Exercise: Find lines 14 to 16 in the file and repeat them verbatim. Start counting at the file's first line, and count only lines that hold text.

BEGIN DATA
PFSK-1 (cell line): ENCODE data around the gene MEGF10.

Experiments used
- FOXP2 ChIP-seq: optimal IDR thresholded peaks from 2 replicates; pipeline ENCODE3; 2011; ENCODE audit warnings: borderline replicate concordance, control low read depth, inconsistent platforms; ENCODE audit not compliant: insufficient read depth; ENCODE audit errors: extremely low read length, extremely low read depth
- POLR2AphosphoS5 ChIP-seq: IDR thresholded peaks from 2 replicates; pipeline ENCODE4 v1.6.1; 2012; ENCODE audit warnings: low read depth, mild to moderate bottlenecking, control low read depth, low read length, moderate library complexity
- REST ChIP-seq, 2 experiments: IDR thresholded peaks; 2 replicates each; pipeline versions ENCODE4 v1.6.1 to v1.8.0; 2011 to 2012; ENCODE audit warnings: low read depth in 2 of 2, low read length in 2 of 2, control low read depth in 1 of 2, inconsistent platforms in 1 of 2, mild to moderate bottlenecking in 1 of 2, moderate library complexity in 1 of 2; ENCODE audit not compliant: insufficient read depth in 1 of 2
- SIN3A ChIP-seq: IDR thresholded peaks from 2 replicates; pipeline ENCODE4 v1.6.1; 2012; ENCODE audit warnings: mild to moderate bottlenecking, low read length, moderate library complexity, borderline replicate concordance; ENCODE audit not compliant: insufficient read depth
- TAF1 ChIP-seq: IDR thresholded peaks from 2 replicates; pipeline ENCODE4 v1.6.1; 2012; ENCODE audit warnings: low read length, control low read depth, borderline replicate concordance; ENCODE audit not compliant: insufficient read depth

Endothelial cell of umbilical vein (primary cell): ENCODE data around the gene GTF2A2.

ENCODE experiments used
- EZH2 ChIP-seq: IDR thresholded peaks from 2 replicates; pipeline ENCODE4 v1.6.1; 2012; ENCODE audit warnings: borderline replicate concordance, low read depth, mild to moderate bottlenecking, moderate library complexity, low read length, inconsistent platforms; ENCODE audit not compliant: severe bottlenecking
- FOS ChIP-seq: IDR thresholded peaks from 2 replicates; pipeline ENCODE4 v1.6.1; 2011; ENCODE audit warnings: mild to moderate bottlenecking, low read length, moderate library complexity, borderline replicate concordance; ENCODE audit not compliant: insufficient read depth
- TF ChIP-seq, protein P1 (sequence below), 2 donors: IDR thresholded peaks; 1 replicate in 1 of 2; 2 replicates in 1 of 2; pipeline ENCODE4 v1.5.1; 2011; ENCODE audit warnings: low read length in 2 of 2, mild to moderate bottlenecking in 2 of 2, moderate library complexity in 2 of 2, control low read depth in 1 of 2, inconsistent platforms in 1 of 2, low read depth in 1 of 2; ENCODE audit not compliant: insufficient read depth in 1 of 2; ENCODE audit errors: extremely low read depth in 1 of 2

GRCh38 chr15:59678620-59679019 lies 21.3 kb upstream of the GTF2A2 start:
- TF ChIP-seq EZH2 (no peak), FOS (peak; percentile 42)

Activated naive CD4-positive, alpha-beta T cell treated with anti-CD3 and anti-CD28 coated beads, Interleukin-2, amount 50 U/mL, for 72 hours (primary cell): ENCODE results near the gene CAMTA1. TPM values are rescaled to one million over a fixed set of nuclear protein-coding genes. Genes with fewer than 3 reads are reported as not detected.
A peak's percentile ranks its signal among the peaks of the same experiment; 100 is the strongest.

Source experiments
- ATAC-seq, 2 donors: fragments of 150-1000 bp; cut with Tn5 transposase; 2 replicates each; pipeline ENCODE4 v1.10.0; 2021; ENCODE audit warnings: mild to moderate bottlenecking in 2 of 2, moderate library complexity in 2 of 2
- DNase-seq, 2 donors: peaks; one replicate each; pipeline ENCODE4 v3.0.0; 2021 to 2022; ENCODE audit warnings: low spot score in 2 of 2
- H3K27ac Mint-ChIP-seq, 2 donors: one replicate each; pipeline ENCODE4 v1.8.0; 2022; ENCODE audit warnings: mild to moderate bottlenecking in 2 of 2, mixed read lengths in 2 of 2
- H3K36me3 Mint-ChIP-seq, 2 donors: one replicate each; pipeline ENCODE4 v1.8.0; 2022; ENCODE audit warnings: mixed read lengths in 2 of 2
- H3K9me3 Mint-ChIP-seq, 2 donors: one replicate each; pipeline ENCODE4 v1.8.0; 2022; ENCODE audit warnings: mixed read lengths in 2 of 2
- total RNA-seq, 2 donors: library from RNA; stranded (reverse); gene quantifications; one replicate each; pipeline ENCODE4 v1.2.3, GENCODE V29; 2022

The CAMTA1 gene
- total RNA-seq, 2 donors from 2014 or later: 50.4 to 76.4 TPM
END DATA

- TF ChIP-seq EZH2 (no peak), FOS (peak; percentile 42)

Activated naive CD4-positive, alpha-beta T cell treated with anti-CD3 and anti-CD28 coated beads, Interleukin-2, amount 50 U/mL, for 72 hours (primary cell): ENCODE results near the gene CAMTA1. TPM values are rescaled to one million over a fixed set of nuclear protein-coding genes. Genes with fewer than 3 reads are reported as not detected.
A peak's percentile ranks its signal among the peaks of the same experiment; 100 is the strongest.